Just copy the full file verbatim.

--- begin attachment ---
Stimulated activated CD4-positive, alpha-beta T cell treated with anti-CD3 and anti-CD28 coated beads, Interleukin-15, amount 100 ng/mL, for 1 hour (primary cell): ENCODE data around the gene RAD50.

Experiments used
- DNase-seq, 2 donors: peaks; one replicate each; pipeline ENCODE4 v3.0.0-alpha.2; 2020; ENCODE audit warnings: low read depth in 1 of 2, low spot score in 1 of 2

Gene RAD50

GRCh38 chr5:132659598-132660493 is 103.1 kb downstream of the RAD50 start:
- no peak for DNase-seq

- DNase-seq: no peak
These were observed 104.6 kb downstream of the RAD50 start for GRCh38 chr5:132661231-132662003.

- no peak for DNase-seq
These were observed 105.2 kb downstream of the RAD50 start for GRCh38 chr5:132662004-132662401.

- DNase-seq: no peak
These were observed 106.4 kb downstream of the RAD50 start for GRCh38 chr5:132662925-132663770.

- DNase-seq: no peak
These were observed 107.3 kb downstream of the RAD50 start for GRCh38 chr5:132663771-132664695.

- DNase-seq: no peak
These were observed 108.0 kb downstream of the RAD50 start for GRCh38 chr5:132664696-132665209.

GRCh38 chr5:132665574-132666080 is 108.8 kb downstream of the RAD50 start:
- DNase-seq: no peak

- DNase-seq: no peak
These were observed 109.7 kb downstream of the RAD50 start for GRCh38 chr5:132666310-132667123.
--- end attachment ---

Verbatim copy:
Stimulated activated CD4-positive, alpha-beta T cell treated with anti-CD3 and anti-CD28 coated beads, Interleukin-15, amount 100 ng/mL, for 1 hour (primary cell): ENCODE data around the gene RAD50.

Experiments used
- DNase-seq, 2 donors: peaks; one replicate each; pipeline ENCODE4 v3.0.0-alpha.2; 2020; ENCODE audit warnings: low read depth in 1 of 2, low spot score in 1 of 2

Gene RAD50

GRCh38 chr5:132659598-132660493 is 103.1 kb downstream of the RAD50 start:
- no peak for DNase-seq

- DNase-seq: no peak
These were observed 104.6 kb downstream of the RAD50 start for GRCh38 chr5:132661231-132662003.

- no peak for DNase-seq
These were observed 105.2 kb downstream of the RAD50 start for GRCh38 chr5:132662004-132662401.

- DNase-seq: no peak
These were observed 106.4 kb downstream of the RAD50 start for GRCh38 chr5:132662925-132663770.

- DNase-seq: no peak
These were observed 107.3 kb downstream of the RAD50 start for GRCh38 chr5:132663771-132664695.

- DNase-seq: no peak
These were observed 108.0 kb downstream of the RAD50 start for GRCh38 chr5:132664696-132665209.

GRCh38 chr5:132665574-132666080 is 108.8 kb downstream of the RAD50 start:
- DNase-seq: no peak

- DNase-seq: no peak
These were observed 109.7 kb downstream of the RAD50 start for GRCh38 chr5:132666310-132667123.